British banks are still not holding enough capital to protect them against further shocks and must take action "as early as feasible" to raise funds, the Bank of England has warned.
The warning from the Bank's new Financial Policy Committee, created as a new risk watchdog, underlined the ongoing fragility of the banking system.
A statement released following the FPC's meeting on March 16 said: "The Committee remained concerned that capital was not yet at levels that would ensure resilience in the face of prospective risks and noted that the ability to make further progress via greater restraint of cash distributions was limited.
"It therefore advised banks to raise external capital as early as feasible".
The FPC said that banks had gone as far as they could to raise capital by keeping down pay, dividends and share buybacks.How much capital do UK banks need to raise?
As we know from RBS's Stephen Hester's confession, regulators have blessed UK banks hiding losses on and off their balance sheet. So we know that capital is needed to fill the hole left by existing losses.
Why would anyone buy stock in a bank and absorb these losses? After all, there is a reason that Stephen Hester referred to investing in banks as dumb.
Setting aside that question, clearly the Bank of England feels that there is a need in the short term for additional capital beyond these losses. How much more capital is needed?
Without banks providing ultra transparency and disclosing on an on-going basis their current asset, liability and off-balance sheet exposure details, market participants have no way of assessing the risk of each bank and the amount of capital necessary to support this risk.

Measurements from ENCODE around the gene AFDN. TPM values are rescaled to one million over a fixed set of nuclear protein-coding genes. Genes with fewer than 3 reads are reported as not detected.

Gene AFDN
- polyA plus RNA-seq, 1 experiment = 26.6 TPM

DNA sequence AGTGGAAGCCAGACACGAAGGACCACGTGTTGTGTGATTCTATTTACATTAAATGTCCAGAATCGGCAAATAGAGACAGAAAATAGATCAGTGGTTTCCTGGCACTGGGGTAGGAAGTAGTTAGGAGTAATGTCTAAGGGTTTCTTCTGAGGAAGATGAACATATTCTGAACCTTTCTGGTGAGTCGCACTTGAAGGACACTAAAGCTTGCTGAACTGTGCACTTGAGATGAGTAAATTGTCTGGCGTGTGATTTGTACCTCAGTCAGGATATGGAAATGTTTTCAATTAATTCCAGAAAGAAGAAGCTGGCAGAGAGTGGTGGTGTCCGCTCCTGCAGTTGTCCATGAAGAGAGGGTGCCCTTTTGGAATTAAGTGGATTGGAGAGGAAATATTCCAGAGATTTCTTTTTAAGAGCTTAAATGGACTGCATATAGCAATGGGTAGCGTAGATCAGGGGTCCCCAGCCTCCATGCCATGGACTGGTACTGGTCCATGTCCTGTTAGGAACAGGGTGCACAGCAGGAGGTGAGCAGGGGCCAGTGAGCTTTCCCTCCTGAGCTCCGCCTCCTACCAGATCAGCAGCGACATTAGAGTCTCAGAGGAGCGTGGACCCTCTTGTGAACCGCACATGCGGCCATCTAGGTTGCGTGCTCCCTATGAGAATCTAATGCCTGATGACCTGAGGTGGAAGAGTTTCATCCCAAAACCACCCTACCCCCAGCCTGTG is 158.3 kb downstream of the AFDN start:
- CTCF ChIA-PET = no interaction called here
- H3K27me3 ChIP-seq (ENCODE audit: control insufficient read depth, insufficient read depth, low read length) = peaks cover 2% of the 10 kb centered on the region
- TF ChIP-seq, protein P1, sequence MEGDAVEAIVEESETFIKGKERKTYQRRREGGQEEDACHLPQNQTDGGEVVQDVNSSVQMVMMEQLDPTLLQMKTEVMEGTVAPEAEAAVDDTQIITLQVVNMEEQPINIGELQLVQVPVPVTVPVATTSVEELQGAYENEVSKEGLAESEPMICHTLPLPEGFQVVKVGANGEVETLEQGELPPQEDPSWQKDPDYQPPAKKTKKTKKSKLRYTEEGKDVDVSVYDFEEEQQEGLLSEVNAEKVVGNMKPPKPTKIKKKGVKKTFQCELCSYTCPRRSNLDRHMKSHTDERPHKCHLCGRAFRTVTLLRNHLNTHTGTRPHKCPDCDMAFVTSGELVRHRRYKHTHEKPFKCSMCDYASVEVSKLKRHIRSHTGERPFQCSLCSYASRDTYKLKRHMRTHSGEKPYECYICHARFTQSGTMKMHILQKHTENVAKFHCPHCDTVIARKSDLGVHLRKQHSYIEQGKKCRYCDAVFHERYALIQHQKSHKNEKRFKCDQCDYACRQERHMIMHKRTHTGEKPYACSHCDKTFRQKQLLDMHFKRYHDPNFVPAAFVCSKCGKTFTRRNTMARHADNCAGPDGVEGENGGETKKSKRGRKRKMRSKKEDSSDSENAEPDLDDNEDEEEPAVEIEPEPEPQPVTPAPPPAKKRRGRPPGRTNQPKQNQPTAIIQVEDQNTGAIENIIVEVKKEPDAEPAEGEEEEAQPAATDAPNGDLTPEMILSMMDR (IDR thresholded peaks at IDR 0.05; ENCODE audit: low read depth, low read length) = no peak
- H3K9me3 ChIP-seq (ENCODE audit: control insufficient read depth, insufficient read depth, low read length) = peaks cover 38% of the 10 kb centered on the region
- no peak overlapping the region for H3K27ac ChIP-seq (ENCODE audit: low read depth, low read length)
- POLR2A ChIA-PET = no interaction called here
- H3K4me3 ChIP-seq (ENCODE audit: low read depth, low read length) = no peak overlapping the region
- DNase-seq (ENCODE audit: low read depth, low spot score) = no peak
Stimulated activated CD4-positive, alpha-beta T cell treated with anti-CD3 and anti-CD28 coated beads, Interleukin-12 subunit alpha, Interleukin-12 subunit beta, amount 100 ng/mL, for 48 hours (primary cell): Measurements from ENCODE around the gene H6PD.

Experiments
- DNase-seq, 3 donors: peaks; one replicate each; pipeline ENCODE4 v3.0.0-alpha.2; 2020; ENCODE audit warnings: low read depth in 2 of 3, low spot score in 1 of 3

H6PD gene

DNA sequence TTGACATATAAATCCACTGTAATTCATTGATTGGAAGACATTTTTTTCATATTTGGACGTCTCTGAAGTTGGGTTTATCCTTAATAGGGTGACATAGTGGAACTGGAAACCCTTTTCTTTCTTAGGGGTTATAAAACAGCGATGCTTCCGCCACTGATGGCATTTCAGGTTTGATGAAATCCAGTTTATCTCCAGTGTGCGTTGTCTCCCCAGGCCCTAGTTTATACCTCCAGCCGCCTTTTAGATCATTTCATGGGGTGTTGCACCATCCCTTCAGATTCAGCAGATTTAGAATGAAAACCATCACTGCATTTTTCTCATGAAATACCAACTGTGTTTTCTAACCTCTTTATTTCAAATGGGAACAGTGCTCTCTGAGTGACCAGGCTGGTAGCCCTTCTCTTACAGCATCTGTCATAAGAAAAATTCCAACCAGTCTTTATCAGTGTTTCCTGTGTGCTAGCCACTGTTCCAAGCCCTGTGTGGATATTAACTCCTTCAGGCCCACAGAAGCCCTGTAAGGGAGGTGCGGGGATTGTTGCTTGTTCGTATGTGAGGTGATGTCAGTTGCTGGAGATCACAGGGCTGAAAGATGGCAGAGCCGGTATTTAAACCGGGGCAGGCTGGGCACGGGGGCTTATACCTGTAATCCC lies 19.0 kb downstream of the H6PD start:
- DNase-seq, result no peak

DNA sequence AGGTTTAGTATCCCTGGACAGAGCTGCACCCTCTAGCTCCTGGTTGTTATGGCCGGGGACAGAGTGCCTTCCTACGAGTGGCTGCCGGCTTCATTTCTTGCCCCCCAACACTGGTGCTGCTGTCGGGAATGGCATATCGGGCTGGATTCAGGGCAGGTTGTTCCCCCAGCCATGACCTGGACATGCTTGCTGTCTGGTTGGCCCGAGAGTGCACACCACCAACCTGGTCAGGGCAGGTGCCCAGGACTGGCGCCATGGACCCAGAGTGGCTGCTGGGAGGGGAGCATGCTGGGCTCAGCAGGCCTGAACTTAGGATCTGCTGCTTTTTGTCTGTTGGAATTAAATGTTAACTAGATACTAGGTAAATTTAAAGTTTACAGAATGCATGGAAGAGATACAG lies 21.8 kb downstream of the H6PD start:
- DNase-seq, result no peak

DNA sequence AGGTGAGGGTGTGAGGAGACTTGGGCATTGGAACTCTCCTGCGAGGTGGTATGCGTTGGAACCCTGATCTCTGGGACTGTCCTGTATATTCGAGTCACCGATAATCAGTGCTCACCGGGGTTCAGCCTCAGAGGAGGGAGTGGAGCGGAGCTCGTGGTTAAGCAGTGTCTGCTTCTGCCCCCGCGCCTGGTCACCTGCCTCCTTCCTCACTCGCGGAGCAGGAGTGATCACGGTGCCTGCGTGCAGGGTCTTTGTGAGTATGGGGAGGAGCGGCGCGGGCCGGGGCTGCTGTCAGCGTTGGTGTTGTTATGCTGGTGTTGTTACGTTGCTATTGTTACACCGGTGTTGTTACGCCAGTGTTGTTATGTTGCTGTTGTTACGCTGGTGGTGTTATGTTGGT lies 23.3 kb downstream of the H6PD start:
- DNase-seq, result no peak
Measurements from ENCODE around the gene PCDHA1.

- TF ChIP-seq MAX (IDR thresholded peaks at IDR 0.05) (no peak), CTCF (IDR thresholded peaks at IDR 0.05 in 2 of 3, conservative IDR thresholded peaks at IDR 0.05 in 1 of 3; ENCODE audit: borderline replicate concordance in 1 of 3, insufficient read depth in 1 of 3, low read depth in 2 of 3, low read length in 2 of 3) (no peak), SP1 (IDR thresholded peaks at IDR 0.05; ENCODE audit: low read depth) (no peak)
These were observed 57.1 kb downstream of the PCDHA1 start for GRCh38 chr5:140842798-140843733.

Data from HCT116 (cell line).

The bottom line is between the hidden losses and the lack of disclosure it is impossible for market participants to figure out exactly how much more capital the banks need.
As a practical matter, this is okay because, as the OECD tells us and this blog has presented the supporting reasons, bank capital is meaningless. This is best illustrated by the simple fact that so long as a bank has access to a central bank for liquidity and depositors think the state's guarantee of their funds is good, a bank with negative book capital can continue to operate for decades until the financial regulators close it.
Given that the lack of ultra transparency makes it impossible for the market to figure out how much capital is needed and the fact that capital is meaningless, how come the Bank of England wants more of it quickly?